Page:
Thursday, November 13, 2008
Book Review: Stick to Drawing Comics, Monkey Brain! by Scott Adams
I got this book from MiniBookExpo - BIG THANKS to Lex and Penguin!
“Stick to Drawing Comics, Monkey Brain” by Scott Adams
Published by Penguin Group Canada
Rating: 3.5 stars
Scott Adams is the creator of the infamous Dilbert comics, which I must admit to never having read. If anything though, not being a Dilbert groupie makes me an unbiased reviewer. The title of Scott Adam’s latest book is pretty reflective of its contents: funny, silly, self-deprecating and slightly offensive. The book contains over 150 short pieces which are not so much stories as they are random musings on human behavior, dating, sports, travel, dieting and everything in between (and some topics that I could definitely have lived without, such as Chinese striptease funerals). Adams also includes some Dilbert comic strips and provides some background explanation and commentary on them, which I found pretty interesting.
Adams is a good writer and there were quite a few times when he did make a good point or provided some interesting insight. Then I would question my opinion after reading on to a crazy comment, such as the idea of the asterisk being the most obscene letter in the English language (I wasn’t aware that it was a letter…hmmm). But to be fair Adams adds that “the asterisk protects you from seeing naked cuss words that would otherwise blind you and put you on the slippery slope to porn addiction”. Thanks for clearing that one up Mr. Adams :)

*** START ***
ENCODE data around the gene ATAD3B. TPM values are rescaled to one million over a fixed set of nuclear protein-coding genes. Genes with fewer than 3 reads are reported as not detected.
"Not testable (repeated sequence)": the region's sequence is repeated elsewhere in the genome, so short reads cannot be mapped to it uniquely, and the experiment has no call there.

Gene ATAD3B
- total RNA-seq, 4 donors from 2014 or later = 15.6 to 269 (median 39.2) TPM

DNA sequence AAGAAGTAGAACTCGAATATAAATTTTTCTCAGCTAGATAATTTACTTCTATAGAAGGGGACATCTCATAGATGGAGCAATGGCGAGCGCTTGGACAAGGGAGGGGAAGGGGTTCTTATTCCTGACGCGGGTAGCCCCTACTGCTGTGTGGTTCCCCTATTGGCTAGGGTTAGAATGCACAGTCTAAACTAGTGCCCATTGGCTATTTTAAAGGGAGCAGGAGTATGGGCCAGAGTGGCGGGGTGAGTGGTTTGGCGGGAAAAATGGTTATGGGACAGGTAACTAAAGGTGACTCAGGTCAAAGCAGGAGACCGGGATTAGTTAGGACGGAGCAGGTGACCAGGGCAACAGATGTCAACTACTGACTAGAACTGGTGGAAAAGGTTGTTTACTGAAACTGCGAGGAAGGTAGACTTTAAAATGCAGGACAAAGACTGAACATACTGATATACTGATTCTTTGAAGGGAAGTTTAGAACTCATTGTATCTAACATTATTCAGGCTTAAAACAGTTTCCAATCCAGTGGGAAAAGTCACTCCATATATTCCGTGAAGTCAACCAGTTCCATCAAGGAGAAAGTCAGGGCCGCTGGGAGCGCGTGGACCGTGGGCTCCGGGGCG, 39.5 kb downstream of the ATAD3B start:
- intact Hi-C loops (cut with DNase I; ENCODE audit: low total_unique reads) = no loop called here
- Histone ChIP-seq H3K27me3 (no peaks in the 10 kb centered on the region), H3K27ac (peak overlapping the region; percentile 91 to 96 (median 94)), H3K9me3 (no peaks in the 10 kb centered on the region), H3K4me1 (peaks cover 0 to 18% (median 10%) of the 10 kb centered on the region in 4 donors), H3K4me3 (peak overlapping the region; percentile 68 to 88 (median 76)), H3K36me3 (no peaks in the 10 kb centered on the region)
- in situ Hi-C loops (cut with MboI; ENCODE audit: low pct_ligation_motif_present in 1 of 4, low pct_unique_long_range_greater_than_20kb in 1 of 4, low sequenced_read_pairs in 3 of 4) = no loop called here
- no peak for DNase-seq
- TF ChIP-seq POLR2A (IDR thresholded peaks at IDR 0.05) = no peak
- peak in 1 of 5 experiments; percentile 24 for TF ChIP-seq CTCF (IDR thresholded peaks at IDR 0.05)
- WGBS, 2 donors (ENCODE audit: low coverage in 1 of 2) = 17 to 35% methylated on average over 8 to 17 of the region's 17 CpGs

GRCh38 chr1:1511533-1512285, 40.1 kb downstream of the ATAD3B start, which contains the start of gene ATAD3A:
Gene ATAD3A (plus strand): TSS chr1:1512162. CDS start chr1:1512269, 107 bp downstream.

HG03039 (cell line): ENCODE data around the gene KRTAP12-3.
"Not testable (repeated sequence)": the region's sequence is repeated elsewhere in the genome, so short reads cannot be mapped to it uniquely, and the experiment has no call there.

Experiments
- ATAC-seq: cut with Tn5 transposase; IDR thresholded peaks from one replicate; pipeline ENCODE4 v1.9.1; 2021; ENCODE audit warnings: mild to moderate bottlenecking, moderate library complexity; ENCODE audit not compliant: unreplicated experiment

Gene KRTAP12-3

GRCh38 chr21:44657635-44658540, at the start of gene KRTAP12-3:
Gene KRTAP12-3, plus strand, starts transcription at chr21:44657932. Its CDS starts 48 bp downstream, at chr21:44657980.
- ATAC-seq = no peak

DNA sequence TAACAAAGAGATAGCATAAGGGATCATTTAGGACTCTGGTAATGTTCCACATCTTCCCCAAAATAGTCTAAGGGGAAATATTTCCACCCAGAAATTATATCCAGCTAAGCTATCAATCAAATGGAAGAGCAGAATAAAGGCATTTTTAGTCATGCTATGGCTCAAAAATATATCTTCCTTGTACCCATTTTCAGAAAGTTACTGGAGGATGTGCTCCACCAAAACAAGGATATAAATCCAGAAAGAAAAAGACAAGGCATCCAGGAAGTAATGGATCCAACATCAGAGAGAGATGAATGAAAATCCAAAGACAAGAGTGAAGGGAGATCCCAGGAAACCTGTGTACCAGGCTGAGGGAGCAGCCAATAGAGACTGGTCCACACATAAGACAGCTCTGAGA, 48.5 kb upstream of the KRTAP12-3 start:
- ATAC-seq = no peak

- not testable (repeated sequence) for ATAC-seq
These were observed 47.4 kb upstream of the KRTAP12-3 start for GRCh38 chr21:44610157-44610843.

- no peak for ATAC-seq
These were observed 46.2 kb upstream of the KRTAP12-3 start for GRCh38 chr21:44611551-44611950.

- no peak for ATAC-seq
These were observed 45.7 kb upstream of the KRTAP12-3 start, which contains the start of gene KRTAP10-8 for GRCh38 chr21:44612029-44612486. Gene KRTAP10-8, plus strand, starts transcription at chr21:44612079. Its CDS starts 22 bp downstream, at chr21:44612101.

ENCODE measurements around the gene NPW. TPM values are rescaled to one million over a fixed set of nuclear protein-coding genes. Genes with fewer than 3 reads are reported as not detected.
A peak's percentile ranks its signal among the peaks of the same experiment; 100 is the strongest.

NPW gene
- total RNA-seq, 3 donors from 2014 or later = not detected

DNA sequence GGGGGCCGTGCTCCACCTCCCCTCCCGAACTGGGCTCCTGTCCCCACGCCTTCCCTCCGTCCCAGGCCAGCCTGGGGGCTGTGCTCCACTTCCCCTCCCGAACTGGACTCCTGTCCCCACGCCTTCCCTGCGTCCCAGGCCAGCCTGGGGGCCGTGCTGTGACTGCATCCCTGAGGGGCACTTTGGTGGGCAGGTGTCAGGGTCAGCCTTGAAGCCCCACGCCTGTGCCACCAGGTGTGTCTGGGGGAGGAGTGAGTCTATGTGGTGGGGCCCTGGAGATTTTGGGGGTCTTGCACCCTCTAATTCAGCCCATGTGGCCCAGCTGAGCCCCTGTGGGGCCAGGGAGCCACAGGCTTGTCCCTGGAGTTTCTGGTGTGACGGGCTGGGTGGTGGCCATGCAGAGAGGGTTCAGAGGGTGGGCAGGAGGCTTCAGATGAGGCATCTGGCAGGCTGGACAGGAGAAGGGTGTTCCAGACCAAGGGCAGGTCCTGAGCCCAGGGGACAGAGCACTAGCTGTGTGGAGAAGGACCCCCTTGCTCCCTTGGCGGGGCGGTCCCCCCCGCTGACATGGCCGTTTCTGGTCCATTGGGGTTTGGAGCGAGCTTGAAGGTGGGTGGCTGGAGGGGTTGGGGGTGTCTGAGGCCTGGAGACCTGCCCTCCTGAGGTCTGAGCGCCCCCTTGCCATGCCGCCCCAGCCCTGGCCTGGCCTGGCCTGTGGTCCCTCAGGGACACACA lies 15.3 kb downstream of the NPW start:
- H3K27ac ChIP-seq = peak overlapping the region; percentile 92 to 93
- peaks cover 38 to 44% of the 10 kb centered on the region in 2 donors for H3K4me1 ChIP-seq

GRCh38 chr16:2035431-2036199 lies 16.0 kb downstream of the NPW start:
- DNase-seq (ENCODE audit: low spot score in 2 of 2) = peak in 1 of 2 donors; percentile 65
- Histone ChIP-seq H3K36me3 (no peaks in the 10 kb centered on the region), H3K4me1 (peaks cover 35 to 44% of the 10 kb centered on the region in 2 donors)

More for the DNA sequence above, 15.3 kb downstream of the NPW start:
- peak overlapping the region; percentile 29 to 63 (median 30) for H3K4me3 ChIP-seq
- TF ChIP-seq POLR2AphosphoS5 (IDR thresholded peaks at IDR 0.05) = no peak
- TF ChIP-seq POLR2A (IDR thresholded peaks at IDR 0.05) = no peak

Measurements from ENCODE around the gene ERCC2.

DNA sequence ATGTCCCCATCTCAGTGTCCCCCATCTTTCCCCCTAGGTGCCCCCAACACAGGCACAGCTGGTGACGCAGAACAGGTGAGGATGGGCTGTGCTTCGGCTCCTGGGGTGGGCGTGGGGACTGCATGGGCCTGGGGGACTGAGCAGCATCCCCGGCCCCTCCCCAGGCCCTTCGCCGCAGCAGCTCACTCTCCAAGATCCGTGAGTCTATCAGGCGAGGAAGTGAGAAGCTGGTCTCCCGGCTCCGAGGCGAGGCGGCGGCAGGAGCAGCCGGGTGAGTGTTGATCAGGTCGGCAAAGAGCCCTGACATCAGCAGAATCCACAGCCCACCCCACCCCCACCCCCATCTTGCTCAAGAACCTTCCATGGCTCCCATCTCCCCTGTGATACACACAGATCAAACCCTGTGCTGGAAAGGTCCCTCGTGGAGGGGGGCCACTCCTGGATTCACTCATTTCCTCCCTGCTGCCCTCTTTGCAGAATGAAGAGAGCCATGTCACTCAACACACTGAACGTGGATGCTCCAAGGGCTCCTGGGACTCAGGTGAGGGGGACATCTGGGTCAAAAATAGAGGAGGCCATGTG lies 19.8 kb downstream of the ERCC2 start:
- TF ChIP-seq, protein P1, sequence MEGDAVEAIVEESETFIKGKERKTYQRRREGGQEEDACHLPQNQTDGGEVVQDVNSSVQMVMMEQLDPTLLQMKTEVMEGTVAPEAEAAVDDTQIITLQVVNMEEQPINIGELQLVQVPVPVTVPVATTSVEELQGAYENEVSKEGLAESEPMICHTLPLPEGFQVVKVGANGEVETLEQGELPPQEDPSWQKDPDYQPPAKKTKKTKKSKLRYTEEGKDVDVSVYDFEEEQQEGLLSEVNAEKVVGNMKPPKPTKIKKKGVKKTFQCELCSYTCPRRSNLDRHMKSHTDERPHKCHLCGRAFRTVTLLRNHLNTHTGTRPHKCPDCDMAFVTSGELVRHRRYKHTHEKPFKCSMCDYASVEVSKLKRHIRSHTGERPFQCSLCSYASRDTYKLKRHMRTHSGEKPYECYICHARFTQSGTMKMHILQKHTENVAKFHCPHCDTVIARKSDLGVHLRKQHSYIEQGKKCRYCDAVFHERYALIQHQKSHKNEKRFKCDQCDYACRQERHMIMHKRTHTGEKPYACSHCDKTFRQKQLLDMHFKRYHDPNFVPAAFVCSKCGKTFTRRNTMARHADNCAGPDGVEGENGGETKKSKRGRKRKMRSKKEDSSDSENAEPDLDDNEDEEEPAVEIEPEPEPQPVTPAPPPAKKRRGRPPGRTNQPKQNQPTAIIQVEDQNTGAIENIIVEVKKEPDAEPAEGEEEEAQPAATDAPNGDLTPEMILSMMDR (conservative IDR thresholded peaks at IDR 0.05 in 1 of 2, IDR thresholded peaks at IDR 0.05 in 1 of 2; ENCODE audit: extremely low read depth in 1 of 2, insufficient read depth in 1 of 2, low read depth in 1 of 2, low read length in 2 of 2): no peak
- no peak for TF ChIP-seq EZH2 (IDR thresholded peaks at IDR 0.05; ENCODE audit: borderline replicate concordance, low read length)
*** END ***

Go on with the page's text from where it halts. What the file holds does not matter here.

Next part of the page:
On a serious note, this book cannot nor should not be taken too seriously. It’s intended to make people laugh and so it succeeds. There were some sections I loved, others I liked, some I found offensive and others just left me dumbfounded - but for the most part, still laughing. No matter what my specific reaction was though, I think the point is that I did react. It made me think. It made me laugh. It made me blush.
It is my understanding that all of the pieces in the book originated from Adams’ blog which would explain the over all offbeat nature of the writing topics, which definitely makes it a unique read.
This book is a good one to leave on your night table and read every once in a while for a good laugh or in some cases a good scare. It’s the kind of book that can be picked up at any time and read in any order over and over again, which I probably will.
Finally I’ll leave you with Adams’ thoughts on marriage (from the back cover):
“Now I’m married, and that means I have to explain myself a lot. I can no longer leave a hot iron on my shirt just to see how long it takes to burn it, then draw more comics and buy another shirt. Suddenly that sort of thing is wrong”.
For more of Scott Adams’ humor, visit his blog